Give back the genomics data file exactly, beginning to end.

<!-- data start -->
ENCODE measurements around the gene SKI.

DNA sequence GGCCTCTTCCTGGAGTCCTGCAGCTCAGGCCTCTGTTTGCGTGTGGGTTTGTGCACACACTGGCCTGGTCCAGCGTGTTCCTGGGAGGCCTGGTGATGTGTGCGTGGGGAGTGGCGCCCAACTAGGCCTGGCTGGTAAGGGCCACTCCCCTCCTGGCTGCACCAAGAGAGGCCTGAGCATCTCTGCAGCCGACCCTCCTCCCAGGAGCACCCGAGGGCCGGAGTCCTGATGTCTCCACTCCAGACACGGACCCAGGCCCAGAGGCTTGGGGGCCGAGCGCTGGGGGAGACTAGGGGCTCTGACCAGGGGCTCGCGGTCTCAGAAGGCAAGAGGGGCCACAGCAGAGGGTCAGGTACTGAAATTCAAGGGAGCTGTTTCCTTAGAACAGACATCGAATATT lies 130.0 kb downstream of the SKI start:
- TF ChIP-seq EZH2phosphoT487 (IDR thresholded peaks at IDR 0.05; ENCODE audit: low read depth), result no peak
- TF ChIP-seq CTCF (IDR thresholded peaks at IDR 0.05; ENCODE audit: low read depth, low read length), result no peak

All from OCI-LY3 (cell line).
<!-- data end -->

ENCODE measurements around the gene SKI.

DNA sequence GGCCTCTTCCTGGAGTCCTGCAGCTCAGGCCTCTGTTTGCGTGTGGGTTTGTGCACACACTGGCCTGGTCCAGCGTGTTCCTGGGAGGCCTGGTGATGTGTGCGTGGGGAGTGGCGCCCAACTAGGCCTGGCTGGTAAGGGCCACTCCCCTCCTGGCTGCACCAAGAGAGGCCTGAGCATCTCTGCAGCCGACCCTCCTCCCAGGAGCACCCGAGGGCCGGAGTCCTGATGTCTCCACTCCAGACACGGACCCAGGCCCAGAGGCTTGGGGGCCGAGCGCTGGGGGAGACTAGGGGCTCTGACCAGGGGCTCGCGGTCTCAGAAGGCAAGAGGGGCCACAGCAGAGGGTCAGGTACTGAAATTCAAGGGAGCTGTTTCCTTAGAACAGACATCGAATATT lies 130.0 kb downstream of the SKI start:
- TF ChIP-seq EZH2phosphoT487 (IDR thresholded peaks at IDR 0.05; ENCODE audit: low read depth), result no peak
- TF ChIP-seq CTCF (IDR thresholded peaks at IDR 0.05; ENCODE audit: low read depth, low read length), result no peak

All from OCI-LY3 (cell line).